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Figure 3: Generate DCLI without window segmentation

The Data Capture Lab supports labeling sessions to simplify the process of iterating on different labeling strategies. By default, this value is set to "MPLAB DV Session" to indicate the source, but feel free to modify this as you see fit.

Figure 3 shows the SensiML menu when a 10 s window is selected within the ML Plugin. Since the sensor sampling rate is set at 100 Hz, there are 1000 samples marked within Data Visualizer. With the setting configured as shown, the DCLI file will denote a single segment that spans from index 0 to index 999 of the selected data. Notice that the window offset slider is disabled. This is because the window size is set to the maximum value - meaning that the segmentation window is the same size as the marked window in Data Visualizer, so there is not enough data to implement a sliding window.

When the window size is reduced to at least half of the max value, multiple segments will be sliced from the selected data. The next figure shows an example of slicing 3 s segments from the marked data with no overlap since window offset equals window size. This will produce the following three segments: [0,299], [300,599], [600,899].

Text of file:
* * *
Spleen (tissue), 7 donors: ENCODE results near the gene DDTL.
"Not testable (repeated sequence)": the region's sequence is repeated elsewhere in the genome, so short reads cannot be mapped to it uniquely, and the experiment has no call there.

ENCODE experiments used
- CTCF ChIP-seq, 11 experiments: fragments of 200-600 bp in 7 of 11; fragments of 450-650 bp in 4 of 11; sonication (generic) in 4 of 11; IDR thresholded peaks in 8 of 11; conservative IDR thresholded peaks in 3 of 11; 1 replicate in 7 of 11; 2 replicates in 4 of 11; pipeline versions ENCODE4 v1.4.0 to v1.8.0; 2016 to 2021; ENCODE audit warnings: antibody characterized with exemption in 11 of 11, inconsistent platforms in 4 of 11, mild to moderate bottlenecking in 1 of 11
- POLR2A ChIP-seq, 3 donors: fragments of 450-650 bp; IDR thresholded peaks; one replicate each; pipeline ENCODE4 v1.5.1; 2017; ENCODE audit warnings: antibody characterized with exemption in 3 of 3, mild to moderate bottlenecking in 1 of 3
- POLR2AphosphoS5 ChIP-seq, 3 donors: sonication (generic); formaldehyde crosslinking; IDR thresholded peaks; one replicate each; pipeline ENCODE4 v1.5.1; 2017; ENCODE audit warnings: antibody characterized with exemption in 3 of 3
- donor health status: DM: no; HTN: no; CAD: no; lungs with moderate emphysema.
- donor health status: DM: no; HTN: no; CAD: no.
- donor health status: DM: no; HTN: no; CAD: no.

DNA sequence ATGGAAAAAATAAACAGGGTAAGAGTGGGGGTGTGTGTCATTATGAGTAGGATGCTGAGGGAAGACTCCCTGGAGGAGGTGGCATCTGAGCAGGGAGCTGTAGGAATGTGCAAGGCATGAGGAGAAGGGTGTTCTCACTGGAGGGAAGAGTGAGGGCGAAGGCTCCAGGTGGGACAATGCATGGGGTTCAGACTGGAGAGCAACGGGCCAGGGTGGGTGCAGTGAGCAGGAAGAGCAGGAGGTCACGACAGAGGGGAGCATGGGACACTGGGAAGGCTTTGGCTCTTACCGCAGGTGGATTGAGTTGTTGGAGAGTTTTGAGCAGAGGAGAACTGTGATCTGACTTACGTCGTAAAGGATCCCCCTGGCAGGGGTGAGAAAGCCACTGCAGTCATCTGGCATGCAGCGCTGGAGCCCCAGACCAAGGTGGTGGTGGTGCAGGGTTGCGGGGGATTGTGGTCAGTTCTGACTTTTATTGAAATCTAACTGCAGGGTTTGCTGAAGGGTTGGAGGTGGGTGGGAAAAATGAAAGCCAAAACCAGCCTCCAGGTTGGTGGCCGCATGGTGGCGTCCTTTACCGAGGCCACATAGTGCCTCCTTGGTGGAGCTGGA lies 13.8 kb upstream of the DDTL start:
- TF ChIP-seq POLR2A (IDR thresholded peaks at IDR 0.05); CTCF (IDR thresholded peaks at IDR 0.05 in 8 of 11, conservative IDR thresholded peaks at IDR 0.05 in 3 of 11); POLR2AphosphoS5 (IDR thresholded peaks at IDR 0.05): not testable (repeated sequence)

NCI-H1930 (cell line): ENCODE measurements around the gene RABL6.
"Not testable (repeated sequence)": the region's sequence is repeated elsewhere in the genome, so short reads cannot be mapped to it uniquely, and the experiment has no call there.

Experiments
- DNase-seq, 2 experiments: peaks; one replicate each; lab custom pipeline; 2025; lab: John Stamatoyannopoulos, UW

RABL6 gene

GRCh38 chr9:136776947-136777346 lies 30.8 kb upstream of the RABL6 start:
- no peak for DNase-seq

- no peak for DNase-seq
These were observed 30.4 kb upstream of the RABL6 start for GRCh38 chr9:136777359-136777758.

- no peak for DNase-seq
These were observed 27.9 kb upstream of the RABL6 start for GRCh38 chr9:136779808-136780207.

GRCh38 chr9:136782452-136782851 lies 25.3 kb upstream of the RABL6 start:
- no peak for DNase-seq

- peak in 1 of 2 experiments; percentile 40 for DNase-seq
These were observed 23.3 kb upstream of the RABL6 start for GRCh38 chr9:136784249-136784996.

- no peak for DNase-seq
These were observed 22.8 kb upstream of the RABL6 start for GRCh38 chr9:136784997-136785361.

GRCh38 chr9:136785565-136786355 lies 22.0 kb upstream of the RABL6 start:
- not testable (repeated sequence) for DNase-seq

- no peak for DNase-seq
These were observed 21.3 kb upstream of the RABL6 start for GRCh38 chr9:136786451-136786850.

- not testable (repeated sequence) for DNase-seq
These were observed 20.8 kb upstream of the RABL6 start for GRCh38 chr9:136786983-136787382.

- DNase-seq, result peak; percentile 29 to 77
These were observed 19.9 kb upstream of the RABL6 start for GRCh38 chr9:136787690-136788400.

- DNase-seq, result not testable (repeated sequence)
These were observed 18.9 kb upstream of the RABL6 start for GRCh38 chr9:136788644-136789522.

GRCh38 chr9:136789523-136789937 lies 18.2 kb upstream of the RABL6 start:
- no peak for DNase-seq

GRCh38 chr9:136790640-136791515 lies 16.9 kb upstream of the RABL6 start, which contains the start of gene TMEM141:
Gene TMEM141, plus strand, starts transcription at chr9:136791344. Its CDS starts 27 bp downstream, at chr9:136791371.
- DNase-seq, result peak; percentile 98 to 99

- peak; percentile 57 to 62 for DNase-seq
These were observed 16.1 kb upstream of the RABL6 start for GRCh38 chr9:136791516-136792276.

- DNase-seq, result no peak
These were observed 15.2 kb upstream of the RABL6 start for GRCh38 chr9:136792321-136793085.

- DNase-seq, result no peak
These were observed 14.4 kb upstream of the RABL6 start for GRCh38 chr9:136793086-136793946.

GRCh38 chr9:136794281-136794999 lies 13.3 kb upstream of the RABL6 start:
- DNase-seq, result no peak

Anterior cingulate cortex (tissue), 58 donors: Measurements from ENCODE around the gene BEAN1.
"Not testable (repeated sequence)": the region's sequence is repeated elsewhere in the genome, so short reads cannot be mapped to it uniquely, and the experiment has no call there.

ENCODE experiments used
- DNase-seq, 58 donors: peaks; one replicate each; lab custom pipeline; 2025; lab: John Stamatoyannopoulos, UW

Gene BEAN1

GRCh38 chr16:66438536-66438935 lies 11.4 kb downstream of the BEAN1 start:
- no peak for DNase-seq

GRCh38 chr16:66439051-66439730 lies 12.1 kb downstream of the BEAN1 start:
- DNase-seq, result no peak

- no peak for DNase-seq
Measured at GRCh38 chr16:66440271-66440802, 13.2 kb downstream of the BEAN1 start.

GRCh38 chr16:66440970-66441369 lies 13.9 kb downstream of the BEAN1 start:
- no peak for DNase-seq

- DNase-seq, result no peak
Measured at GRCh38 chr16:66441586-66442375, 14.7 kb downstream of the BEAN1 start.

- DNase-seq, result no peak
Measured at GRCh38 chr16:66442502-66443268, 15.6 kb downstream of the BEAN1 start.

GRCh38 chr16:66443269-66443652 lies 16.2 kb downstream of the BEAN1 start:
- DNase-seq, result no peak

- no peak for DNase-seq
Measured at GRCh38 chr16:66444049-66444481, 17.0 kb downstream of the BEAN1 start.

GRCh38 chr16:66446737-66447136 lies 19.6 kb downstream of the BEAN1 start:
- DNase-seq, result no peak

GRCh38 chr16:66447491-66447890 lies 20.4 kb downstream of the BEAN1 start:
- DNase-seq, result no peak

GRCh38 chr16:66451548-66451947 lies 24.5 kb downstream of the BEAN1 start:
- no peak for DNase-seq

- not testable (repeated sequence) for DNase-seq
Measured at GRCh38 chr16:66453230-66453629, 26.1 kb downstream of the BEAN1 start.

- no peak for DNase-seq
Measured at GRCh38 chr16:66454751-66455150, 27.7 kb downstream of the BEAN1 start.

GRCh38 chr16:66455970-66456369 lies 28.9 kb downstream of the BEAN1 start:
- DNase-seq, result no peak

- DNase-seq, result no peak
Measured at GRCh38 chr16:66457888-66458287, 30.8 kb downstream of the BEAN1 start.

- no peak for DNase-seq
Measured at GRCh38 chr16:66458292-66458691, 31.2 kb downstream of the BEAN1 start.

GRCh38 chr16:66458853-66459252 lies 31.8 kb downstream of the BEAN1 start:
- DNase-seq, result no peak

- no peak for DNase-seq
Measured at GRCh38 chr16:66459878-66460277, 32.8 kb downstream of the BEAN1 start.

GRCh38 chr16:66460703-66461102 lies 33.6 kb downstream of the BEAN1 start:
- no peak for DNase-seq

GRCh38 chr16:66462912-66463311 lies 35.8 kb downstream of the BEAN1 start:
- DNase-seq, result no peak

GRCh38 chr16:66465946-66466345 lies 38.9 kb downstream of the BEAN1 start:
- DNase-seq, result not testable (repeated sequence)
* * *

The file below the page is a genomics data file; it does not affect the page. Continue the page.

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Figure 4: Generate DCLI with 3 s window segmentation - no overlap

It is also possible to configure overlap between consecutive windows. The next figure shows an example of slicing 3 s segments with 1.5 s overlap between consecutive windows. This will produce the following five segments: [0,299], [150,449], [300,599], [450, 749], [600,899].